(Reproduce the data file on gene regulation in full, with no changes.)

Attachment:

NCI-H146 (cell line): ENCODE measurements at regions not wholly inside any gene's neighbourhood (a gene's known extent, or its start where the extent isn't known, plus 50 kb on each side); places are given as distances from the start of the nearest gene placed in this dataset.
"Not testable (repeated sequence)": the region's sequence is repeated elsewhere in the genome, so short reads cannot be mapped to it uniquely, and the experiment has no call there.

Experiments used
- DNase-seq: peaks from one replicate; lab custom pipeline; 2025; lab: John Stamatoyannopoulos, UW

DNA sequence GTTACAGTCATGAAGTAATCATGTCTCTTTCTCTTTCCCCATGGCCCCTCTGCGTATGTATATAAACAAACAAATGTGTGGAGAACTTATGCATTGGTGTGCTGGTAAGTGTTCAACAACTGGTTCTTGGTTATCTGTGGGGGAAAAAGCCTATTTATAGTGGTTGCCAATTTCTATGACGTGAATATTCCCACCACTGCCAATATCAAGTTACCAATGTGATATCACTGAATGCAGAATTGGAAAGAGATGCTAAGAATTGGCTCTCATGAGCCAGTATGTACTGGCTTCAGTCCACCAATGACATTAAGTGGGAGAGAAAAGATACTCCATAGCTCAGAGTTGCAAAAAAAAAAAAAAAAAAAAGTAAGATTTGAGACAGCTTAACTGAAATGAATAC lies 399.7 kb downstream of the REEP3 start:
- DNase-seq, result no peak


NCI-H146 (cell line): ENCODE measurements at regions not wholly inside any gene's neighbourhood (a gene's known extent, or its start where the extent isn't known, plus 50 kb on each side); places are given as distances from the start of the nearest gene placed in this dataset.
"Not testable (repeated sequence)": the region's sequence is repeated elsewhere in the genome, so short reads cannot be mapped to it uniquely, and the experiment has no call there.

Experiments used
- DNase-seq: peaks from one replicate; lab custom pipeline; 2025; lab: John Stamatoyannopoulos, UW

DNA sequence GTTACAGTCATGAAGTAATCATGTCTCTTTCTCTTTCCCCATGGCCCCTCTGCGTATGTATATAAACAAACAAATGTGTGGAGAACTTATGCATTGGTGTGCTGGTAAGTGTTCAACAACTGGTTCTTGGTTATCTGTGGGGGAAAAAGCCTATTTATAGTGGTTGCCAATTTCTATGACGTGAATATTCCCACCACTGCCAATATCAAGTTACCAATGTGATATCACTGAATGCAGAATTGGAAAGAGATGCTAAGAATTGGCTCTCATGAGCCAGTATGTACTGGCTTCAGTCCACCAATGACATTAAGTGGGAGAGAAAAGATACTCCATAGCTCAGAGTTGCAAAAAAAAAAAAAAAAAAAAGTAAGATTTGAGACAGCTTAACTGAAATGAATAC lies 399.7 kb downstream of the REEP3 start:
- DNase-seq, result no peak